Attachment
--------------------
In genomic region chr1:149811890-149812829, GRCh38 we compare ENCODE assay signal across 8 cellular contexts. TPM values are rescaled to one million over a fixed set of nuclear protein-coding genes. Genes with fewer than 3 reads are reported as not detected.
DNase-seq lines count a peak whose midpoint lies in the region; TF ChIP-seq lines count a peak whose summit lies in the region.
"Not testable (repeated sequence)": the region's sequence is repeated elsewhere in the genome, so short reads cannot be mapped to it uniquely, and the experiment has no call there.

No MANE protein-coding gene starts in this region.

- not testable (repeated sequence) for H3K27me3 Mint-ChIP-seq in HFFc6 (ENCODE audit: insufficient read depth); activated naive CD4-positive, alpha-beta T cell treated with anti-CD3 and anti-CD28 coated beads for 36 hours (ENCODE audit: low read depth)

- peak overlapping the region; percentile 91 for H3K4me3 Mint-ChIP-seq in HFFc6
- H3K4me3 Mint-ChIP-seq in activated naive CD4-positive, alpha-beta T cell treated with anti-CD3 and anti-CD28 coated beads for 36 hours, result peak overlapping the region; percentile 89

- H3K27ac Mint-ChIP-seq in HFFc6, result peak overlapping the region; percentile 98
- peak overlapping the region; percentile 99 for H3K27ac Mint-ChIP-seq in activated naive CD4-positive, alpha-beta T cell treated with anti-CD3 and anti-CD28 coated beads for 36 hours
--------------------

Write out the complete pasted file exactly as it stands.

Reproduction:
In genomic region chr1:149811890-149812829, GRCh38 we compare ENCODE assay signal across 8 cellular contexts. TPM values are rescaled to one million over a fixed set of nuclear protein-coding genes. Genes with fewer than 3 reads are reported as not detected.
DNase-seq lines count a peak whose midpoint lies in the region; TF ChIP-seq lines count a peak whose summit lies in the region.
"Not testable (repeated sequence)": the region's sequence is repeated elsewhere in the genome, so short reads cannot be mapped to it uniquely, and the experiment has no call there.

No MANE protein-coding gene starts in this region.

- not testable (repeated sequence) for H3K27me3 Mint-ChIP-seq in HFFc6 (ENCODE audit: insufficient read depth); activated naive CD4-positive, alpha-beta T cell treated with anti-CD3 and anti-CD28 coated beads for 36 hours (ENCODE audit: low read depth)

- peak overlapping the region; percentile 91 for H3K4me3 Mint-ChIP-seq in HFFc6
- H3K4me3 Mint-ChIP-seq in activated naive CD4-positive, alpha-beta T cell treated with anti-CD3 and anti-CD28 coated beads for 36 hours, result peak overlapping the region; percentile 89

- H3K27ac Mint-ChIP-seq in HFFc6, result peak overlapping the region; percentile 98
- peak overlapping the region; percentile 99 for H3K27ac Mint-ChIP-seq in activated naive CD4-positive, alpha-beta T cell treated with anti-CD3 and anti-CD28 coated beads for 36 hours